Ryosuke Namiki (1880-1954) arguably brought about a revival of lacquer techniques. As the 19th century wore on and turned into the 20th century, a Western style of dress began to take over, and traditions were left behind. A shipping engineer by trade, he founded the Namiki Manufacturing Co in 1918, producing pens and nibs. By 1925, he had solved the problem of hard rubber discolouring through exposure to the atmosphere by developing ‘Luccanite’, a hard rubber that included lacquer in the ingredients. This naturally soon led to him experimenting with traditional maki-e lacquer techniques. Soon, his team of artists had perfected the techniques on pens – no mean feat considering that one only ever sees around a quarter of an entire design face-on, the time taken to create complex design and the fact that artists worked with brushes made up of literally a couple of hairs due to the small size of the items themselves!
Namiki decided to showcase his finely decorated and expensive products around the world in 1925, attracting prestigious retailers such as Asprey and Cartier and, in 1927, Dunhill. Clement Court, manager of Dunhill’s Paris shop was so taken with the pens that he decided to market them under the joint names of ‘Dunhill Namiki’.  By 1929, Namiki’s Setsuji Wada’s efforts and the success created by Court meant the deal became exclusive outside Japan, and so began the legend that became Dunhill Namiki.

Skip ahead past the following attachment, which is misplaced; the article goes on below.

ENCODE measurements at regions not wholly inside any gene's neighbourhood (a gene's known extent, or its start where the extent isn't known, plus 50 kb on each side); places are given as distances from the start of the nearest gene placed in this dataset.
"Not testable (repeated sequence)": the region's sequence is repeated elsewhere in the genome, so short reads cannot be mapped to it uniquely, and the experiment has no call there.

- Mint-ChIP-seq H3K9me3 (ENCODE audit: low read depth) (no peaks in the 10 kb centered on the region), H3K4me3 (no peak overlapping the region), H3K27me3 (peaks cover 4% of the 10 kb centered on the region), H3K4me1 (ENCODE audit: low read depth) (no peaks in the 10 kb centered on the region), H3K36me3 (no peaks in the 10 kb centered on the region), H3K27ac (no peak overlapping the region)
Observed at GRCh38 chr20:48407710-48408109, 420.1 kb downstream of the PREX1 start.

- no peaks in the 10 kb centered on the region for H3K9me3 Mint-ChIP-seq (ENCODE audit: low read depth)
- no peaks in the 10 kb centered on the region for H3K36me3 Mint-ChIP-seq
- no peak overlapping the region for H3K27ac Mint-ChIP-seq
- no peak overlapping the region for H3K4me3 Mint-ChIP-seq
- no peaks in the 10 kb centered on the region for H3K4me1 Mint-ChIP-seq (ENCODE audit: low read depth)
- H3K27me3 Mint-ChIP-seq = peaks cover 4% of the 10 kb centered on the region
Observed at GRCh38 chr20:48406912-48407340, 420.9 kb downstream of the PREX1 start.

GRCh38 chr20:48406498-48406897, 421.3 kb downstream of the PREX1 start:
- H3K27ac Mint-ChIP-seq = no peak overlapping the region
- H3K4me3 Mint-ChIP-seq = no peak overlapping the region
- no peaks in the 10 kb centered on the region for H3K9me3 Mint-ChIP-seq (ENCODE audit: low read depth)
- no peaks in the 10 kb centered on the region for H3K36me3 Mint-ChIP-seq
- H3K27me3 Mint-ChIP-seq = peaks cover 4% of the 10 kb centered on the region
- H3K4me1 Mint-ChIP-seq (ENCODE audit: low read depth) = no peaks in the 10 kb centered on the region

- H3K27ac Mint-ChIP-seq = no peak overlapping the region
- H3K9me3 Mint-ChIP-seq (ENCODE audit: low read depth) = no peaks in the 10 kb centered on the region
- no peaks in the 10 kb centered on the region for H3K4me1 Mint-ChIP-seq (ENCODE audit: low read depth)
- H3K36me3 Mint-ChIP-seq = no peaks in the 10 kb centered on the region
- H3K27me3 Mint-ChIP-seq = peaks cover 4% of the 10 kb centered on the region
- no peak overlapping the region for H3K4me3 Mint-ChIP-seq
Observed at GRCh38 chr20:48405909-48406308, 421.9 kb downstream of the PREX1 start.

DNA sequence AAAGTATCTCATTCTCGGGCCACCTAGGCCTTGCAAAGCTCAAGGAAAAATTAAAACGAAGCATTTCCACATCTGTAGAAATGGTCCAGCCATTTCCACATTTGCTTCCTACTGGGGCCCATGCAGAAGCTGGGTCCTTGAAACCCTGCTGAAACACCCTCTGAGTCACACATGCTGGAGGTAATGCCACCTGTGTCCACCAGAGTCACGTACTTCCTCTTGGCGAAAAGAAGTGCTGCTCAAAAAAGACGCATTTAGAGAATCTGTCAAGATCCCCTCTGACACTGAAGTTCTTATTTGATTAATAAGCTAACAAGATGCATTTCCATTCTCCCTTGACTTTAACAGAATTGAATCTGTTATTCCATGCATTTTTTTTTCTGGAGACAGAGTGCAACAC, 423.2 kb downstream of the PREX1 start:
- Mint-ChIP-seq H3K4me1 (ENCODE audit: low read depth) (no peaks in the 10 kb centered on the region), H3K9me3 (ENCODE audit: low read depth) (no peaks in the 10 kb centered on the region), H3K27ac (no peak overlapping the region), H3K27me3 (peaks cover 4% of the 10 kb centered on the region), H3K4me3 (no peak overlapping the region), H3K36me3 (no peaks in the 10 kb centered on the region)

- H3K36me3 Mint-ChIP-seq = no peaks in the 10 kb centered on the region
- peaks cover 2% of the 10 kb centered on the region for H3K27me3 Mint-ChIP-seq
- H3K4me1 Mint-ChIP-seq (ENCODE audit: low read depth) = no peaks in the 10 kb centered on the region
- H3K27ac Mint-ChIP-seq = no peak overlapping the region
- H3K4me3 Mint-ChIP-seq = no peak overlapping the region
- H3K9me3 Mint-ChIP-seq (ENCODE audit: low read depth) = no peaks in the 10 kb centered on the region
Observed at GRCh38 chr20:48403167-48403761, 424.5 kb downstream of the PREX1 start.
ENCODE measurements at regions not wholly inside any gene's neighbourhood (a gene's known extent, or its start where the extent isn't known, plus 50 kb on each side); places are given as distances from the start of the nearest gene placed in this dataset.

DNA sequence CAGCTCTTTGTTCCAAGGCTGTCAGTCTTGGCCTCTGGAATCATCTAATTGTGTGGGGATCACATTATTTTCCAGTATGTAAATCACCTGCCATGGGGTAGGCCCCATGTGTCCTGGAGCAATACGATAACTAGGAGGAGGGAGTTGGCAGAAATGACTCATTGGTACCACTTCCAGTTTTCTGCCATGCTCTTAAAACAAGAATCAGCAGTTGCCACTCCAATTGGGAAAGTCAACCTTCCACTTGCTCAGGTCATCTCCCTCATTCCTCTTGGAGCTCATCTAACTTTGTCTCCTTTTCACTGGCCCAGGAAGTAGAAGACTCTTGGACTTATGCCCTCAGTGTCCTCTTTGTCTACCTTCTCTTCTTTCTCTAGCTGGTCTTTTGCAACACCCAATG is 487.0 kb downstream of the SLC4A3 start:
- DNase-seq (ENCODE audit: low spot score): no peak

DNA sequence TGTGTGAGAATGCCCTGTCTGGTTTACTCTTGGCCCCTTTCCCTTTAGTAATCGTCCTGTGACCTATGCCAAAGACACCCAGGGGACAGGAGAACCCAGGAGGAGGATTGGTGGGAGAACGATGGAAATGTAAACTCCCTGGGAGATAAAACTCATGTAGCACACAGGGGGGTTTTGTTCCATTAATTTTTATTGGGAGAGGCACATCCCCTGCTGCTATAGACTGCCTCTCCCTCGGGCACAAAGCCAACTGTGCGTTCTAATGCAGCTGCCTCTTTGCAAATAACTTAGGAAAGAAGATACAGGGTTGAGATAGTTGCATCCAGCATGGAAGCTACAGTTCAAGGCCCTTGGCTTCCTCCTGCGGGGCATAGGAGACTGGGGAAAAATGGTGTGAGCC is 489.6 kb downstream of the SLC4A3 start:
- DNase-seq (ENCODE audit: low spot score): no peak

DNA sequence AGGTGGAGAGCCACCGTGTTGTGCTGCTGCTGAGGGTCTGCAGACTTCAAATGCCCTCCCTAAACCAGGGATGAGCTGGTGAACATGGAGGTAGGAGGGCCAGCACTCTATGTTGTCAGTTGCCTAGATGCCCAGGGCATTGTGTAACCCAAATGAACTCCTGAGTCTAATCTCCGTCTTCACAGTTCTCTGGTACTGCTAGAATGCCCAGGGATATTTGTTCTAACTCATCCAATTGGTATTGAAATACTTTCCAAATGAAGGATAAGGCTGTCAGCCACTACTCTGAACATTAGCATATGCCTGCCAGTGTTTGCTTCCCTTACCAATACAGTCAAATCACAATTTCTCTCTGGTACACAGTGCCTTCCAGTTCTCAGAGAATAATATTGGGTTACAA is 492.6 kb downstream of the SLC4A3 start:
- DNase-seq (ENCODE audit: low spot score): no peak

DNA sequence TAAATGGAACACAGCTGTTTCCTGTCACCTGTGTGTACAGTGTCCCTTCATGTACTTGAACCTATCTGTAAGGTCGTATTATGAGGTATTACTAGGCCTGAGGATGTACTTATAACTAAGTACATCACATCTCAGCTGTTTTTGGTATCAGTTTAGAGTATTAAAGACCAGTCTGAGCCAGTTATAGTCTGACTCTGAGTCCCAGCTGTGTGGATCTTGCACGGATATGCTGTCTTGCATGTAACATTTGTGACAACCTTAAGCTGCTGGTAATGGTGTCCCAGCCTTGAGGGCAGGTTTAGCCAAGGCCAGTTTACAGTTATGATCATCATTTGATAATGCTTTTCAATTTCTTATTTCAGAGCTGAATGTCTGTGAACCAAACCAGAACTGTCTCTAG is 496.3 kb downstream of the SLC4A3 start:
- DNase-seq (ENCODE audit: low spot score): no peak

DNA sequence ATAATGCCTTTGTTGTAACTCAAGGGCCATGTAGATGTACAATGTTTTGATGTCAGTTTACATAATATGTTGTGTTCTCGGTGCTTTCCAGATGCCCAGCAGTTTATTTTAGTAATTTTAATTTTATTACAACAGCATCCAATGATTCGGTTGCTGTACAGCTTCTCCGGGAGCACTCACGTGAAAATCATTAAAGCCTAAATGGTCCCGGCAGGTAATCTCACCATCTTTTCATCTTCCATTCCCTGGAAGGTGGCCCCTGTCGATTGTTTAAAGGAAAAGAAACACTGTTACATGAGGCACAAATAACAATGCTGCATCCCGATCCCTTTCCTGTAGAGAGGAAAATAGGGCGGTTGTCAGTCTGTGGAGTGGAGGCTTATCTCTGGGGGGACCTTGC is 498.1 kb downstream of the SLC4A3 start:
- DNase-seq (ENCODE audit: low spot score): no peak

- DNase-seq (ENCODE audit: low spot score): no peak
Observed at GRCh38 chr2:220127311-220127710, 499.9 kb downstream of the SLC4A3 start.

Pens today range from around £150-200 or so for a plain black ‘Luccanite’ example to a staggering £183,000 for a No.50 sized ‘Giant’ decorated with two dragons flying through clouds and bolts of lightening. Representing the world record price to date, this pen was valued and sold by Alexander Crum Ewing at Bonhams, and was of the absolute highest quality, combining many techniques and a highly detailed traditional pattern of a dragon. It was also a very large size, the largest made in fact, and may even have been larger than the cigar the man who bought it may have been smoking at the time!
So no doubt you’ve gathered by now that the detail and type of decoration matters. Simple landscape scenes with lots of undecorated black background are generally known as ‘C’ grade pens. They can be charming and were the most affordable at the time and today, generally fetching mid-high hundreds of pounds, depending on the success or rarity of the design. If more of the pen is decorated, this pushes the value upwards. If the pen is entirely covered with decoration, the under nib ‘feed’ included, it becomes an ‘A’ grade pen, which were the most expensive at the time, and the most expensive today.
Dunhill Namiki pens were also made in different sizes and forms. Those with flat tops were made during the 1920s, and those with torpedo shaped, tapered ends were made during the 1930s. The former is generally preferable, although if the decoration is exceptional, the date doesn’t really matter. No.2 sizes are the most slender and are the most common. Go up the scale to the larger No.6 size and it’s a different story. These are much scarcer and considerably more valuable. Take a leap up to the next number, 50, and it’s a different book entirely. Full size pens also tend to be more valuable than shorter ladies’ size pens. The company continued to make pens after the war under the name ‘Pilot’, and still does today, with their finely decorated modern pens retailing for many thousands of pounds.
The artist also counts towards value. All pens are signed with the Namiki company name in Japanese kanji (effectively letters) and the personal seal of the artist that executed it. Gonruko Matsuda is without doubt deemed the master, but to date only one pen has been firmly identified as being by him. The work of Seisho, Namiki’s chief lacquer artist, is also sought after, as is that of Ritsuzan. There are also some other considerations to look out for. A red body is rare, as is any metal body.